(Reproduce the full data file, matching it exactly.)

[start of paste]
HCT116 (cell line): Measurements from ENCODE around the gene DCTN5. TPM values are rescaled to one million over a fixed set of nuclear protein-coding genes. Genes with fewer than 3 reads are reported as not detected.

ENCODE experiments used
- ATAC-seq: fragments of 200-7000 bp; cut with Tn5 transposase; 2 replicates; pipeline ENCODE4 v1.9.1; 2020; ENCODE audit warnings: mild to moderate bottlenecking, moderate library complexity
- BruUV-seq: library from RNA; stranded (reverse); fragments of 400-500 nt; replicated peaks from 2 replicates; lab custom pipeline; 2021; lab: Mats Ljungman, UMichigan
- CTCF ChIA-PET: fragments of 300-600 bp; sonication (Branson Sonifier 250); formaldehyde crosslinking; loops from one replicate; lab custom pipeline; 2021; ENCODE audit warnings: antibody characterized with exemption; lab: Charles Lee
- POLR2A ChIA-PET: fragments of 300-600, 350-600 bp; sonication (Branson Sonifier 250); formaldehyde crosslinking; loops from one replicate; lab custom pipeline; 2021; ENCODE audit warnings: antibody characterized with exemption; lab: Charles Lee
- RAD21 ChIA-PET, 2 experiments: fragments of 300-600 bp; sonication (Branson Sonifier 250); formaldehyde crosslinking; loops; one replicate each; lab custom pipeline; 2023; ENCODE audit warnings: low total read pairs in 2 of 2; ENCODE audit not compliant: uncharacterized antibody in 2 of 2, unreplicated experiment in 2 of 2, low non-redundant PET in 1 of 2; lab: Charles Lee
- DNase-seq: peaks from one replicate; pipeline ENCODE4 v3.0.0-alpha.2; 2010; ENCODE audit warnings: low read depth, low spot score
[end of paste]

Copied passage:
HCT116 (cell line): Measurements from ENCODE around the gene DCTN5. TPM values are rescaled to one million over a fixed set of nuclear protein-coding genes. Genes with fewer than 3 reads are reported as not detected.

ENCODE experiments used
- ATAC-seq: fragments of 200-7000 bp; cut with Tn5 transposase; 2 replicates; pipeline ENCODE4 v1.9.1; 2020; ENCODE audit warnings: mild to moderate bottlenecking, moderate library complexity
- BruUV-seq: library from RNA; stranded (reverse); fragments of 400-500 nt; replicated peaks from 2 replicates; lab custom pipeline; 2021; lab: Mats Ljungman, UMichigan
- CTCF ChIA-PET: fragments of 300-600 bp; sonication (Branson Sonifier 250); formaldehyde crosslinking; loops from one replicate; lab custom pipeline; 2021; ENCODE audit warnings: antibody characterized with exemption; lab: Charles Lee
- POLR2A ChIA-PET: fragments of 300-600, 350-600 bp; sonication (Branson Sonifier 250); formaldehyde crosslinking; loops from one replicate; lab custom pipeline; 2021; ENCODE audit warnings: antibody characterized with exemption; lab: Charles Lee
- RAD21 ChIA-PET, 2 experiments: fragments of 300-600 bp; sonication (Branson Sonifier 250); formaldehyde crosslinking; loops; one replicate each; lab custom pipeline; 2023; ENCODE audit warnings: low total read pairs in 2 of 2; ENCODE audit not compliant: uncharacterized antibody in 2 of 2, unreplicated experiment in 2 of 2, low non-redundant PET in 1 of 2; lab: Charles Lee
- DNase-seq: peaks from one replicate; pipeline ENCODE4 v3.0.0-alpha.2; 2010; ENCODE audit warnings: low read depth, low spot score